Quote Originally Posted by gcuss View Post
Hi Ken,

Ok... so basically you've got a bio steps filter thing, a pump, an air pump w/stones and some water conditioner ...

So first off, the bad news...

If you indeed ordered the 3500 GPH pump, you're wayyyyyyy too big for the filter and U/V you have coming. A 9W UV won't do anything when the flow rate is that high, plus, the flow rate exceeds what the filter will handle as well. Keep that bigger pump for later or return it and I would suggest this pump - Tiny Might Pump - Tiny Might Also, get a strainer basket to keep the gnarlies out of the pump if possible. I think this one will work - Leaf Traps - External Pond Pumps You'll have to bump up the fitting on the pump from 1" to 1 1/2" but that's easy with a bushing.

This will still put you at the top end for flow rate but you'll probably be achieving a turnover rate for your pond of 1 per hour which is OK as long as you don't get carried away with feeding...

Now... the rest of it. Knowing where you're at and what you've got I would do the following:

Get a piece of 2" pvc pipe about 5' long. Cut a slot length wise through it but don't cut to the end of the pipe. This slot will be the intake of the pump. My best guess would be to start at about a 2' slot in the middle of the pipe. What you're trying to do is match the amount of water the slot can provide to the pump without cutting too much so that it only pulls from one end of the slot. (if that makes any sense) You want the slot in the middle and your suction to run the length of it. Use a reasonable thick blade so you have about a 1/4" slot. One end will go into the bulkhead (with appropriate fitting installed) and the other end gets a 90 degree elbow that is plugged and cut down some so that the pipe sits slot side down and slightly off the bottom of the pond... about 1/2" off the bottom would be good. This will give the pump the best chance at pulling the crap from the pond bottom.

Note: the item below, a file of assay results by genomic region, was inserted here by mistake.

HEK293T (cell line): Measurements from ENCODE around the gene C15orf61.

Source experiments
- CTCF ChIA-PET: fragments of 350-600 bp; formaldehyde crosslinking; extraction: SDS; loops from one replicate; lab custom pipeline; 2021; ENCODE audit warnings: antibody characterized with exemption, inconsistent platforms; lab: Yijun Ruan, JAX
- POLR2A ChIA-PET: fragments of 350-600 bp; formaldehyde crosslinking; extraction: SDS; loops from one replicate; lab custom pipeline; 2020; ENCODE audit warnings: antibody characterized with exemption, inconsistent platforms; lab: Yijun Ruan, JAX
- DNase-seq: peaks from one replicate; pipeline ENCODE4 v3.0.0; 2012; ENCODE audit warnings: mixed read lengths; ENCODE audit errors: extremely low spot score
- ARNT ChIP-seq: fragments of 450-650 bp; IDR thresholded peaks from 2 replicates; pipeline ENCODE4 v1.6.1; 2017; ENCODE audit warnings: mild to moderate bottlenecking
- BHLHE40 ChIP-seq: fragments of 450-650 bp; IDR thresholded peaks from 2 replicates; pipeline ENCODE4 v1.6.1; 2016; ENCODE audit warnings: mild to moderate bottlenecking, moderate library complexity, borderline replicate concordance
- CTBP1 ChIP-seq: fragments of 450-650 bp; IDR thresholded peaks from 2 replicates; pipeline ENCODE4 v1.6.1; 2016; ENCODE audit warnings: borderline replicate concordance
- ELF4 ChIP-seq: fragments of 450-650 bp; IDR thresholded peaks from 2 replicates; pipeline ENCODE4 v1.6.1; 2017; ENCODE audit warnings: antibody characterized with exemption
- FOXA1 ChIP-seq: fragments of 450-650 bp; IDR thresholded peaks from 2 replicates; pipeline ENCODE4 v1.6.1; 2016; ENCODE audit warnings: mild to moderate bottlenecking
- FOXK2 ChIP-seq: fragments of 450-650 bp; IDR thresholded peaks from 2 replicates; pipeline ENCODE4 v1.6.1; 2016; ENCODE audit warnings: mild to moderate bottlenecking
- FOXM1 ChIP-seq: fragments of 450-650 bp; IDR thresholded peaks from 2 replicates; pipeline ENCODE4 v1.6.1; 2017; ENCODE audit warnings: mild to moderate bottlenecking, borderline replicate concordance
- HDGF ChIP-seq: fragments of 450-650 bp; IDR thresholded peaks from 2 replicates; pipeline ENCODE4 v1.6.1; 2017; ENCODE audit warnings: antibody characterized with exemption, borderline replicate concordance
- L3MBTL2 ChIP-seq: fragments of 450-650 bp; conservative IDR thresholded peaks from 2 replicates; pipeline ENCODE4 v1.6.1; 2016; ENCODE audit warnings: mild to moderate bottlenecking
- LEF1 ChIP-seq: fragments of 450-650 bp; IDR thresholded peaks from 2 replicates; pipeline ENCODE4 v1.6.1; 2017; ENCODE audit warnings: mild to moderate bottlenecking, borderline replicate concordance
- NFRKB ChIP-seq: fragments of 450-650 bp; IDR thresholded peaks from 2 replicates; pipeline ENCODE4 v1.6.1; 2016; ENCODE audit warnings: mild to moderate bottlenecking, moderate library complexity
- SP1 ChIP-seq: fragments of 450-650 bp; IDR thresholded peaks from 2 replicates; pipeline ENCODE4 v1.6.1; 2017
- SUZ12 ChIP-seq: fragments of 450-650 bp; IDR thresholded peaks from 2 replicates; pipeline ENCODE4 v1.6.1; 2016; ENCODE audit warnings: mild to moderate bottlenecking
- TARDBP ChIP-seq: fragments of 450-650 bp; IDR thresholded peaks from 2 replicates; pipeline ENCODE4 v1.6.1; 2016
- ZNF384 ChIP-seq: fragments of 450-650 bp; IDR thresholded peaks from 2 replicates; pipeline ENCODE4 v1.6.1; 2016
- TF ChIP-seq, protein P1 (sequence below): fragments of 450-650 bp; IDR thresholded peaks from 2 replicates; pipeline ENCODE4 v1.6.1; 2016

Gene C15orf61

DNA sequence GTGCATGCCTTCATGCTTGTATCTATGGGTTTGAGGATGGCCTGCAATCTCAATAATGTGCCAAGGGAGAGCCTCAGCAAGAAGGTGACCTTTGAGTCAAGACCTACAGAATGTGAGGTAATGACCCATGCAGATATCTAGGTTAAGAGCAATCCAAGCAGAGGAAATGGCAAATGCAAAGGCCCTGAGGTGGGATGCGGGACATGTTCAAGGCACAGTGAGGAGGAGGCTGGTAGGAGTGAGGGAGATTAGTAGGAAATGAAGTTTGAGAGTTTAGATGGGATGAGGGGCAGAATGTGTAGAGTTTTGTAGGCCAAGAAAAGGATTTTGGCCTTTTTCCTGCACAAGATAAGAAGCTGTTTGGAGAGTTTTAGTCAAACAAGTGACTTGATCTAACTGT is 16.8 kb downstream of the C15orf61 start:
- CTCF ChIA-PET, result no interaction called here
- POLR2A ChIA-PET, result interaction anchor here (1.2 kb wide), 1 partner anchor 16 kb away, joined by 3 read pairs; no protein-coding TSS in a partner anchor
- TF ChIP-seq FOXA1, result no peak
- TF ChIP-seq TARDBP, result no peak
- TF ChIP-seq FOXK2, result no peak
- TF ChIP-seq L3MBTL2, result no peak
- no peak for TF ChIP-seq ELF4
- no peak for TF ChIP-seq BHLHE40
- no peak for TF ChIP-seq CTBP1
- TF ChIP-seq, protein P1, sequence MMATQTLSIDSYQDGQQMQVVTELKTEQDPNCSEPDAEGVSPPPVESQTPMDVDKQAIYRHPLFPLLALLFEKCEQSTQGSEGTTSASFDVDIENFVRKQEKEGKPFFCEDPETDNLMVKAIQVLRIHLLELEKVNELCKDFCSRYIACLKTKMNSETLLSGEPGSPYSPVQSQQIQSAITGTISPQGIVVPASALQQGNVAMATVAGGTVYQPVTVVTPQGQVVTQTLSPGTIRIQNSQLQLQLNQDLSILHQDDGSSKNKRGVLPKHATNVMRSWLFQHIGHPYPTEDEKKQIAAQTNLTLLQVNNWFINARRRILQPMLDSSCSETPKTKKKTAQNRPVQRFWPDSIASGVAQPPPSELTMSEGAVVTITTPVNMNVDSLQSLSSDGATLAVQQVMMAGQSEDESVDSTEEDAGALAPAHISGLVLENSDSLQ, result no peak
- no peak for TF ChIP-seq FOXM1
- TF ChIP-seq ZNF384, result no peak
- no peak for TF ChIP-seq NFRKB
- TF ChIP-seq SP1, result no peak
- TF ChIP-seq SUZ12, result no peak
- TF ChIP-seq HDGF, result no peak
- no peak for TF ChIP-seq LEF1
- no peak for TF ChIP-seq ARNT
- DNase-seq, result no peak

Then on the dry side connect the pump w/leaf basket to the bulk head and from the pump into the filter, then return to pond. Try and place the water fall so that it creates a circular current in the pond, this will aid in moving the poop to the middle to get picked up by the slot.

Your filter will get filthy quick because you're emulsifying the fish poop with your pump so you'll have to clean it out very regularly. (again, feeding will dictate your schedule but plan on a daily cleaning of the mats in the filter). You'll get a good idea real quick of how often this is required after a short time.

Put the airstones in the tank with the pump connected but keep in mind where you put these things. They will draw poop to them and your goal is to have the PVC pulling in all the poop. Don't put them by the PVC pipe though as you will end with cavitation in your pump more than likely with all the air it will suck. If there is a spot in the filter you can put these airstones, that would be better. Ideally I would try and get them into the filter as your bacteria will have a greater air demand than your koi. Try stuffing them down between the mats at about the middle. The first few mats will just bung up with crap and any bio you get will do better towards the last few mats. Give these ones the additional air if possible.

Your water fall will provide sufficient O2 to the water provided temps don't get too high. (say.... 75 degrees or less and you should be fine)

Oh, and all the check valve stuff... Basically, these pumps can't pump air. So if you were to install the pump above the water line it would require a pump that could "lift" the water up and then into circulation. Since you'll be installing the pump on the ground below the water level, you won't need a check valve for it. With the plumbing and pump below the water line your pump will always be filled with water; "primed".

I hope this helps,

Grant
Hey Grant,

Can I put pre-filtration system into this QT tank with BIO filter and the pump. Do you have any recommandation for indoor QT heater or where to get them with reasonable price.

Thank you,

Ken